Friday, May 11, 2012

Horses in Fiction: The Green Horse

It is amazing to me how most fictional horses are just so, so well broken, perfectly attuned to the rider, and know just what to do in any given situation. This is not true of the majority of horses. There are indeed lovely mounts that would stand quietly while a bomb went off in close proximity. Highly-trained show horses and other "working" animals have to be able to cope with new places, new smells, crowds, noise, movement, and all sorts of funny-looking stuff as a matter of course. They are trained to listen to the rider no matter what and to concentrate on getting the job done. A basic level of trust has been established in these animals that what the rider is asking them to do is not going to get them hurt, which makes them willing to give even the weirdest stuff a go. A warhorse was asked routinely to face up to waving swords, screams in its face, roaring cannons, gunfire and smoke, blood, and squishy bodies underfoot. It is doubtful that the wicked spurs worn by knights were the only reason these beasts could be persuaded to enter the fray. The green horse would take one look and bolt.

This trust in the rider can actually make the well-trained horse astonishingly stupid under saddle, however. When I was a kid our old stallion, Gay Bandit Chief, was a champion five-gaited Saddlebred who had been campaigned everywhere in his youth. He would, literally, charge unhesitatingly off a steep bank or over anything in his path if his rider pointed him at it. Bandit was a nasty-tempered creature but oh, so well trained.

The green horse, on the other hand, knows nothing, nothing! Take them out of familiar surroundings and you cannot predict what they will do. I would just love to see a story where the author's intrepid hero unwittingly got his hands on a barely-broken creature of the type so well portrayed in many Charlie Russell paintings. That "Bronc to Breakfast" was a staple of the cattle drive, when half-broken mustangs were expected to sweetly accept saddle, bridle and rider and go right to work. Check.

"Bronc to Breakfast" by Charles M. Russell
Brute force will only get you so far with the young or inexperienced horse. Letting them "buck it out" is fine if you're a really good rider and enjoy having your spine compressed into your skull every morning. Besides, does your hero have time for this? Is it really a good idea to put up with a bucker or a balker or a flighty, green-broke neophyte in the middle of a crowded market square, or on a mountain trail, or just before a battle with the enemy in sight? There is a definite "oh crap" moment when you settle into the saddle and feel the horse hump up under you (I just reluctantly axed a scene like this from a book I'm revising). What happens after that is a matter of rider skill and horsey sensibility. While I love the possibilities for distraction, running gags, and plot mayhem in these scenarios, practicality demands that we get the horse past this stage as quickly as possible if he is going to be of any use to the hero.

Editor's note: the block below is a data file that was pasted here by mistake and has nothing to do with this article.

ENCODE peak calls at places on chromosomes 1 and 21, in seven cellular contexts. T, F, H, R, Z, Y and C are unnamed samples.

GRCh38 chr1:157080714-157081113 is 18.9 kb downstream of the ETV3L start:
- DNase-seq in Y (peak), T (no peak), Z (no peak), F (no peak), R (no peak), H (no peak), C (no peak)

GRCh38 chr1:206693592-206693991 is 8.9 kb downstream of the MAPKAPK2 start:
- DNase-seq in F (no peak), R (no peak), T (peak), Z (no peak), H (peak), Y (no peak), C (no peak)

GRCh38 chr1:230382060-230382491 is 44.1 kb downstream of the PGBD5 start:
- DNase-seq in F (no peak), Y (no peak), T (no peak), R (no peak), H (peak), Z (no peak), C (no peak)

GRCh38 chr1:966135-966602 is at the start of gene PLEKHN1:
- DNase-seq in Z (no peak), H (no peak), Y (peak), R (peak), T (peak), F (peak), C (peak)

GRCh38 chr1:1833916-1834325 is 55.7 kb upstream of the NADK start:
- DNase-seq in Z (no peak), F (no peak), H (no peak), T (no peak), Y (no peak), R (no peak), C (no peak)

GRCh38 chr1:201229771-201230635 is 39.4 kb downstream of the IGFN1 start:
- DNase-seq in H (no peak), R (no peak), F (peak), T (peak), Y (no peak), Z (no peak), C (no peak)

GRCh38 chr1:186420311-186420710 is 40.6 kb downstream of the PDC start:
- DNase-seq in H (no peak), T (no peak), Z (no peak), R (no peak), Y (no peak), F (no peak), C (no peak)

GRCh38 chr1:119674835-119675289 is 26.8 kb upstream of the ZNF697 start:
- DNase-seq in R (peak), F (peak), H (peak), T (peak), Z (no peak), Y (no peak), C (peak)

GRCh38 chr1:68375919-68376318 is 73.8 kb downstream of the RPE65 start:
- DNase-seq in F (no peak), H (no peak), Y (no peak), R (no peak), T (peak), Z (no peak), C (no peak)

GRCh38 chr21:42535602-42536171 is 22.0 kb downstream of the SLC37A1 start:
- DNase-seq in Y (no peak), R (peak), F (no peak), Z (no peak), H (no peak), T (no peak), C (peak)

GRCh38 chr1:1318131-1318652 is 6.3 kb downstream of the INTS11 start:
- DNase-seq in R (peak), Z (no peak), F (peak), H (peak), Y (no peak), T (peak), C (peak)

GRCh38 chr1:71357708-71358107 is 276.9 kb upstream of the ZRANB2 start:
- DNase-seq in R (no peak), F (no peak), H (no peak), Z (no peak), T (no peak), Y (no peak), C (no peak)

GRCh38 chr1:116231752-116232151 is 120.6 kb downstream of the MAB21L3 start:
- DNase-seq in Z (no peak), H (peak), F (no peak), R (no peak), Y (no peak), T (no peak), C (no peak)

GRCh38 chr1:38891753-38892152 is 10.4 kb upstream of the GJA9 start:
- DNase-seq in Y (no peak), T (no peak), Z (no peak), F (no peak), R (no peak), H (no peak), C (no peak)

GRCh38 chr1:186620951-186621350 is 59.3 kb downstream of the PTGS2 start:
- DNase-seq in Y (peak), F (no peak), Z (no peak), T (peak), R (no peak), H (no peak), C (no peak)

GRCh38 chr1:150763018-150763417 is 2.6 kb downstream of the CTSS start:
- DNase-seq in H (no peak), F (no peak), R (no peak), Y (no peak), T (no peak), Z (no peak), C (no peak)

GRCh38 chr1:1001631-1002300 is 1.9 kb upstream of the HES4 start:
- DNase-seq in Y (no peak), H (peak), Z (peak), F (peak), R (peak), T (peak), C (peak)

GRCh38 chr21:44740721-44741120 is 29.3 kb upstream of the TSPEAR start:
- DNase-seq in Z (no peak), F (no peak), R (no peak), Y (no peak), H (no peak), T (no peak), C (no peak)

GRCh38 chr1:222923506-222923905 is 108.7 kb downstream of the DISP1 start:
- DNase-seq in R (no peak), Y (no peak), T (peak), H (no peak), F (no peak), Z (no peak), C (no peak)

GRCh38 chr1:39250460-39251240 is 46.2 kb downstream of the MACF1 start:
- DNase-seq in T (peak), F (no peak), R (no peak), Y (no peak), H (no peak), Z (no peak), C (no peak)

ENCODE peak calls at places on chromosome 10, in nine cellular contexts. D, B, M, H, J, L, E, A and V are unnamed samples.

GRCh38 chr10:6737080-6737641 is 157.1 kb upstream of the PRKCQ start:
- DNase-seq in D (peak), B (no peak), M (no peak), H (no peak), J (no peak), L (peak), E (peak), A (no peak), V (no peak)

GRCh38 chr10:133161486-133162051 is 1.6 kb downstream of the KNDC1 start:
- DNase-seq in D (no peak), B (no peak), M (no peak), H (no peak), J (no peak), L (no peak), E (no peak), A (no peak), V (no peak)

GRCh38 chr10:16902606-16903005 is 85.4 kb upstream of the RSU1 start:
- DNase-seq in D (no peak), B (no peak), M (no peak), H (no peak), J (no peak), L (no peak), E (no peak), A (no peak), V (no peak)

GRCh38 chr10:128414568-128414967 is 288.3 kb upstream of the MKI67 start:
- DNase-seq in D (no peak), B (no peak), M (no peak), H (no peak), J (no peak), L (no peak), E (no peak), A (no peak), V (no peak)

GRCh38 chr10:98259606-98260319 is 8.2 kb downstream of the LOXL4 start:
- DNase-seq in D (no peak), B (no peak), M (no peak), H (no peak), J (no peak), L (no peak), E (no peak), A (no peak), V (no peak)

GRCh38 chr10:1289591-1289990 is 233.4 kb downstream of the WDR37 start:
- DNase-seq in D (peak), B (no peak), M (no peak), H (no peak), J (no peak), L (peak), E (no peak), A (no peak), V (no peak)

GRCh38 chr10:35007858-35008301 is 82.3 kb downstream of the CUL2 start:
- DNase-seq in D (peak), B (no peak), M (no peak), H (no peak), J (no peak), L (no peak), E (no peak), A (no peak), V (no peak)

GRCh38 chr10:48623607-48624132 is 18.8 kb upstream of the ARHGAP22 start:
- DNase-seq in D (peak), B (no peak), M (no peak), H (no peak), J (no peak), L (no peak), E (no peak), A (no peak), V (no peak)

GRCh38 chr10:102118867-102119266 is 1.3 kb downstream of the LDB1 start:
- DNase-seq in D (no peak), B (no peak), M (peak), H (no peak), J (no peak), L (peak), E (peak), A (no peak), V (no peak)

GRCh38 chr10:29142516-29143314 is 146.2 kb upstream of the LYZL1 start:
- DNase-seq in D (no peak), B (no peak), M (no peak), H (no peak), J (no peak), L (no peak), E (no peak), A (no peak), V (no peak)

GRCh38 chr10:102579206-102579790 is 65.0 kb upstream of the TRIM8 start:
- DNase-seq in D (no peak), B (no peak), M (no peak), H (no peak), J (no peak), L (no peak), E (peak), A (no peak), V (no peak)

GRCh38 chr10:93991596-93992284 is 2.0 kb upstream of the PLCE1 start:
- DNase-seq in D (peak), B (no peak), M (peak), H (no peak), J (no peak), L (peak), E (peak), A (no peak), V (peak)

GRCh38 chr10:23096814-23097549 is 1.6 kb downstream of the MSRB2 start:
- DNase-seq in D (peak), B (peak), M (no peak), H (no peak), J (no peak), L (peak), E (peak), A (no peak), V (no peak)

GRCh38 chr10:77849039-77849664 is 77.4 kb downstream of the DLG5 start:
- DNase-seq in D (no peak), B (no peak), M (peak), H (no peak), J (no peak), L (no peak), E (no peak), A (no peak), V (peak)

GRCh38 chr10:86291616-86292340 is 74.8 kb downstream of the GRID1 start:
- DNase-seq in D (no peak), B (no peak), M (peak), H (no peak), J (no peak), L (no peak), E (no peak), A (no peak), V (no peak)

Horses have associative memories, so it is, unfortunately, possible to imprint exactly the wrong thing on them without even trying. Your defensive reaction to his playful grab for the treats he can smell in your pocket (a smart smack across the muzzle instead of the neck), may make him head-shy for a week. Your desperate grab for the reins as he leaps a ditch may make him anxious about approaching the next one, not knowing what he did wrong the first time. There is a huge difference between "training" and "subduing" the horse, and the difference comes out in how the poor beast reacts to strange situations.

The green horse is just...dumb. The rider must pay attention on these creatures. He might flounder his way over a young tree rather than around it because, hey, you pointed him at it and he trusted you to keep him out of trouble. On the other hand, he might decide that the young tree in the trail is from Mars and do a quick, amazingly agile swap of where his head and tail used to be and depart smartly back down the road toward home. You may or may not be with him when he goes.

Horses raised in pastures or in the wild are much smarter about these things, but conversely, they don't know about stalls, stables, wagons, cars, trains, wheelbarrows and other modern conveniences. These things are Monsters lurking to assault Horsey so far as he is concerned, and he will react to them, if only to give them a good, long look as he goes by. The flightier beasts will decide the bucket hanging on the wall over there is actually the portal of doom and refuse to walk by it, or be dragged by it, or be beaten past it by three stout grooms. The power of any given horse to defend itself against what it perceives as danger is immense, and should never be discounted.

So how do you get his attention and/or trust? When do you pick the fight and when do you wait it out? It is sometimes difficult to tell when the horse is truly frightened and when he's just playing head games with you. Patience is always best, but sometimes the horse just doesn't want to cooperate that day, and having won the battle, will remember it for next time. This can lead to much retraining if you don't get the drop on him and put an end to it quickly. Sometimes he will walk past the bucket just fine ninety-nine times, and on the hundredth approach pitch an epic fit. Why? Who knows? Maybe the bucket is swinging ever so slightly in the wind. Maybe somebody hung it up with the logo showing. Maybe this is the first time he actually noticed it, and now his little world is oh my god! DIFFERENT! Whatever. You now have a problem.